The signs and symptoms linked with CMPA, ranging from colic and reflux to constipation, diarrhea and crying, make diagnosis a real challenge. Every case of CMPA is also unique, so it helps to be aware of all the possible symptoms to look out for.
There are three main categories of symptoms*, including skin, digestive and respiratory and also a fourth category of more general signs*. These signs or symptoms can appear immediately, i.e., within minutes up to two hours of ingesting cow’s milk, or after several hours or days, depending on the nature of the reaction.
If you think your baby is suffering from the signs and symptoms of CMPA or other food allergies, it is important that you set up an appointment with your healthcare professional and prepare for your visit. Diagnosis of CMPA should always be made by a healthcare professional.
FOOD ALLERGY OR NON-ALLERGIC FOOD HYPERSENSITIVITY?
Food allergies and non-allergic food hypersensitivities in babies and young children can present a real challenge. Until a diagnosis is reached, the process for parents, children and healthcare professionals can be a long and stressful one.
COW'S MILK PROTEIN ALLERGY
Eczema? Reflux? Constipation? Diarrhea? Crying?
Do you suspect that your child has a food allergy?
Cow’s milk protein allergy is one of the most common food allergies in the first year of life.
SYMPTOM ASSESSMENT TOOL
Are you concerned with cow’s milk protein allergy? To prepare for your next health visit and help your doctor make a correct diagnosis, download the symptom checklist today.
Calcium Calculator Tool
This calculator is designed to help determine if there is enough calcium in the diet of children diagnosed with CMPA. Use this easy tool to help ensure the daily calcium requirements are being met for your child.
Breastfeed to startFor approximately the first six months of your baby’s life exclusive breastfeeding is recommended.
If for any reason you no longer breastfeed your baby and your baby has been diagnosed with cow’s milk protein allergy, you will be directed by your pediatrician to use a special hypoallergenic formula.
Introducing Solid FoodThe key to starting your baby on solid food, at around 6 months of age, is to introduce one food at a time.
In this way if there is an allergic reaction, it’s easier to find out which food is responsible.
Introduce New Meals CarefullyAs you start introducing solid food, the midday meal should be introduced first, followed by the evening meal and finally the afternoon meal.
On the first day, give your baby one to three spoonfuls of purée, increasing the amount every day, until at the end of the week you are giving your child a whole portion.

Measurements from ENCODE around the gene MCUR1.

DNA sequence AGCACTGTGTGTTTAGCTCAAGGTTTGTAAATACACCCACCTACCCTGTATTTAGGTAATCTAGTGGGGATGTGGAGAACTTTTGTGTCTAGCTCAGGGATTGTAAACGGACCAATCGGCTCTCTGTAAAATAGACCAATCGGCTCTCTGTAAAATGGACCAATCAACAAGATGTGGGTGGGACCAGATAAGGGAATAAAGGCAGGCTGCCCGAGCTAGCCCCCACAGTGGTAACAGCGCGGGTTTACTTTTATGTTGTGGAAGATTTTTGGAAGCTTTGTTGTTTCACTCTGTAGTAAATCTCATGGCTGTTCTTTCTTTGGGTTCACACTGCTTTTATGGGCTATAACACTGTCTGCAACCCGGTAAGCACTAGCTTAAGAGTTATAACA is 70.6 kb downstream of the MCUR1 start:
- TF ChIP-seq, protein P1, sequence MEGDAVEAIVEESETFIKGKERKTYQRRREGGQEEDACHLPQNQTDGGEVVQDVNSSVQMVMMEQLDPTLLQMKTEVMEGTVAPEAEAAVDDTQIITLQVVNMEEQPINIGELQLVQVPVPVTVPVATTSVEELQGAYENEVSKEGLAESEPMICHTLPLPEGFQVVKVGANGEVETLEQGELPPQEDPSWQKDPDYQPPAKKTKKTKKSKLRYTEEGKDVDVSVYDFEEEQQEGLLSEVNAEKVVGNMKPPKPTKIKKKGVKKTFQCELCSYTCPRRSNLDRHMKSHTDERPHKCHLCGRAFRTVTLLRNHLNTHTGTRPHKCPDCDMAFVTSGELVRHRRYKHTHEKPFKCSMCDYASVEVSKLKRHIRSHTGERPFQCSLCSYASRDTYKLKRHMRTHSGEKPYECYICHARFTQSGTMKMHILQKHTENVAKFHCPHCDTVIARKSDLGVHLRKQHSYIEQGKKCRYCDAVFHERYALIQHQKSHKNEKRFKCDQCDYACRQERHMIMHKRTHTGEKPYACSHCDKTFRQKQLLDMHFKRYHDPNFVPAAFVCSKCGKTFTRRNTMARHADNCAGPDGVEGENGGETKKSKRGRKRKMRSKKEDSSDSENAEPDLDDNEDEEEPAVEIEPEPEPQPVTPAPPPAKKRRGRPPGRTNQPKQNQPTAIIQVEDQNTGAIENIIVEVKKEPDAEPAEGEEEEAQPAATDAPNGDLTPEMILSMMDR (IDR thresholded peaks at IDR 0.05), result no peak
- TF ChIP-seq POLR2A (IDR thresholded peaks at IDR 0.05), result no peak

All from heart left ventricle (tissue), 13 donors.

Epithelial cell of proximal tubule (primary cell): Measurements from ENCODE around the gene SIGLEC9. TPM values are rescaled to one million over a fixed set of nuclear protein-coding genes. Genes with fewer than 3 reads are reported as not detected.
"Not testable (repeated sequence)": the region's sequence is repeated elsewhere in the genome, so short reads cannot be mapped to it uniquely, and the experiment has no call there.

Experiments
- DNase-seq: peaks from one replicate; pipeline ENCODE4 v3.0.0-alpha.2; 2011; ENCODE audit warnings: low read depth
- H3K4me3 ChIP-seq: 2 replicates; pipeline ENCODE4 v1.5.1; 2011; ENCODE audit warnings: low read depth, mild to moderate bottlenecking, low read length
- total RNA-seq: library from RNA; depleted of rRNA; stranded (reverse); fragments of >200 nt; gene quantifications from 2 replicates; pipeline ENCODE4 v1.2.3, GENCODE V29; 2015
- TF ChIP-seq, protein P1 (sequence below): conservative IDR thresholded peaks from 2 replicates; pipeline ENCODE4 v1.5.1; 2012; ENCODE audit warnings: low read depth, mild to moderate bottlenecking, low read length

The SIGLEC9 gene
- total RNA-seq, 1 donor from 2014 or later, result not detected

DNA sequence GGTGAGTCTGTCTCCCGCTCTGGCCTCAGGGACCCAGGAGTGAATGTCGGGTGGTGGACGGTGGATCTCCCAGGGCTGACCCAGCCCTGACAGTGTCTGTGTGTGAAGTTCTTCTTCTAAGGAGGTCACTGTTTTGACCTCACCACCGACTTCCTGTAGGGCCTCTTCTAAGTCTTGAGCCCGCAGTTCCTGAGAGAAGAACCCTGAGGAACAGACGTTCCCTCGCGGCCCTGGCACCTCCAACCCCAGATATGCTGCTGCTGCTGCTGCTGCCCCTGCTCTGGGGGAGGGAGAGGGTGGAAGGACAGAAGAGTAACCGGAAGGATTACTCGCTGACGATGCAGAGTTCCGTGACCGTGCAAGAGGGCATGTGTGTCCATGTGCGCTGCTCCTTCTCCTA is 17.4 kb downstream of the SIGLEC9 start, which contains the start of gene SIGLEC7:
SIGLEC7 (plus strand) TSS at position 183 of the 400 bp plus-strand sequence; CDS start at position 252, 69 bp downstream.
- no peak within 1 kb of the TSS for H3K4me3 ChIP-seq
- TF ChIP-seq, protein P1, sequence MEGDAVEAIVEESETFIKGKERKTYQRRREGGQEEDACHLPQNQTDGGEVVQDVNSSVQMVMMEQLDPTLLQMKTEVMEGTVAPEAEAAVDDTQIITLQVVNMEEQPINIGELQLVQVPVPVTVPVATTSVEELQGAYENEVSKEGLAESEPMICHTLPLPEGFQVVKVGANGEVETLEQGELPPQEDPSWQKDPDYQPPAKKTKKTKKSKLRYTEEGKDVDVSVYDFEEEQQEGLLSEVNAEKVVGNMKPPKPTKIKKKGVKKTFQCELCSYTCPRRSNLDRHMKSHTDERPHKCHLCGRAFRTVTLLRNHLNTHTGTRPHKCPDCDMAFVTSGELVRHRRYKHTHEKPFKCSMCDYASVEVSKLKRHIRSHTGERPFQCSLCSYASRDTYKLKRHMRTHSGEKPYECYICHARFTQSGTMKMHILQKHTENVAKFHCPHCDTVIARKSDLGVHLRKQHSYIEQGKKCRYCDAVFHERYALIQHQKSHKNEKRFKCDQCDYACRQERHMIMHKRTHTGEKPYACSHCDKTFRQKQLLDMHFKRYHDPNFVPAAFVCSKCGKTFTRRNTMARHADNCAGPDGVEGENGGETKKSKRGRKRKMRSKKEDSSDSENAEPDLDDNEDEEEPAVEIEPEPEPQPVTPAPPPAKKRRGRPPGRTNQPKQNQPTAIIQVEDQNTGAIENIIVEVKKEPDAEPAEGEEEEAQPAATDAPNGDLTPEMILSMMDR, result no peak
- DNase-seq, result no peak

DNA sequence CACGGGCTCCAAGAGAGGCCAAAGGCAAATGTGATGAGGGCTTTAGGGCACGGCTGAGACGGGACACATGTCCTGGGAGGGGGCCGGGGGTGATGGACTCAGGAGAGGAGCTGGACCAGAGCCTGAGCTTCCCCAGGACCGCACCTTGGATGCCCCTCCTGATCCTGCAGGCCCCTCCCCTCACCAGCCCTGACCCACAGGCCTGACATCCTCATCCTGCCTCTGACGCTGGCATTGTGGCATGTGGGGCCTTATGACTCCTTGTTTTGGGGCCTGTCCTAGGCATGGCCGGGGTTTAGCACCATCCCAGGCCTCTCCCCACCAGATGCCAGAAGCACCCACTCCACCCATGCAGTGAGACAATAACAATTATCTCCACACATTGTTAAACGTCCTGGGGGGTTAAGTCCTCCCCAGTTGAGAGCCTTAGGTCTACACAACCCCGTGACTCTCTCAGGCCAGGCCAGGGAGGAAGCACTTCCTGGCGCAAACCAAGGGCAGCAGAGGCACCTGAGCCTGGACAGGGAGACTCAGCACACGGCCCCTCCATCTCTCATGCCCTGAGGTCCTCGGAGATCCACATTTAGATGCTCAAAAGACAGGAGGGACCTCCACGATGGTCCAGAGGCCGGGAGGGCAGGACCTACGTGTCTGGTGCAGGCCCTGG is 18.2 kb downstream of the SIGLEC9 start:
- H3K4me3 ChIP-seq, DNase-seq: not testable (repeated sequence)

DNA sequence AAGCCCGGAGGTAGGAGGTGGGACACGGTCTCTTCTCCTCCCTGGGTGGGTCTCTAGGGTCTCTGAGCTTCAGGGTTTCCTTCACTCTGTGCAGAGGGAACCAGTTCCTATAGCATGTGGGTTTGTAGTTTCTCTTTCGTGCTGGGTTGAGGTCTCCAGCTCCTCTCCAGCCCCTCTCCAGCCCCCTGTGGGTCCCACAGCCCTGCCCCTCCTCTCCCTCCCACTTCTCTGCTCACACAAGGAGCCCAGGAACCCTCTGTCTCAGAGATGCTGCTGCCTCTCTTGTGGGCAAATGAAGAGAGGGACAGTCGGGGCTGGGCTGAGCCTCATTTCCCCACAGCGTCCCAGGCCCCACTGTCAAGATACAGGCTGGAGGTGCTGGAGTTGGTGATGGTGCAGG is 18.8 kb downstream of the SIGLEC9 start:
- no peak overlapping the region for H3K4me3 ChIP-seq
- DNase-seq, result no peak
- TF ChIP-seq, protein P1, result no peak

Cooked Foods are Easiest to Digest
Although raw food is healthy, it is better to feed your infant cooked or steamed fruit and vegetables at first. Heated food is usually easier to digest.
As a rule of thumb, fruit and vegetables that your child tolerates well when cooked can be introduced in their raw state after a few weeks.
Nutritional products for food allergy
BREASTFEEDING IS BEST FOR BABIES.
Nestlé Health Science has a range of paediatric products that can assist in maximising nutritional intake across a wide range of conditions including food allergies.
ALFARÉ® and ALFAMINO® are Infant Formula Products for Special Dietary Use. Products are not suitable for general use. ALFAMINO® Junior is a food for special medical purposes specifically formulated for children with severe allergy and/or food intolerances. Products must be used under medical supervision.
Breast milk is best for baby and provides ideal nutrition. Good maternal nutrition is important for preparation and maintenance of breastfeeding. Introducing partial bottle feeding could negatively affect breastfeeding and reversing a decision not to breastfeed is difficult. Professional advice should be followed on infant feeding. Infant formula should be prepared and used exactly as directed or it could pose a health hazard. The preparation requirements and cost of providing infant formula until 12 months of age should be considered before making a decision to formula feed.
Mothers should be encouraged to continue breastfeeding even when their infants have cow’s milk protein allergy. If a decision to use an infant formula for special dietary use is taken, it must be used under medical supervision.